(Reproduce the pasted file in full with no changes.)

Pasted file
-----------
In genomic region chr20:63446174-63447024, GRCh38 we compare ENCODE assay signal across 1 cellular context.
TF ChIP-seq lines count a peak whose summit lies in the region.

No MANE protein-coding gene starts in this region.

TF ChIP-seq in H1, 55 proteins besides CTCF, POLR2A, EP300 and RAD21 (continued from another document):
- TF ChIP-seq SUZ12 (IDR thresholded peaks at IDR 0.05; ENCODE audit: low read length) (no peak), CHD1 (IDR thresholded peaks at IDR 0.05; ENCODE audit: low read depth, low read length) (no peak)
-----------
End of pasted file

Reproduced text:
In genomic region chr20:63446174-63447024, GRCh38 we compare ENCODE assay signal across 1 cellular context.
TF ChIP-seq lines count a peak whose summit lies in the region.

No MANE protein-coding gene starts in this region.

TF ChIP-seq in H1, 55 proteins besides CTCF, POLR2A, EP300 and RAD21 (continued from another document):
- TF ChIP-seq SUZ12 (IDR thresholded peaks at IDR 0.05; ENCODE audit: low read length) (no peak), CHD1 (IDR thresholded peaks at IDR 0.05; ENCODE audit: low read depth, low read length) (no peak)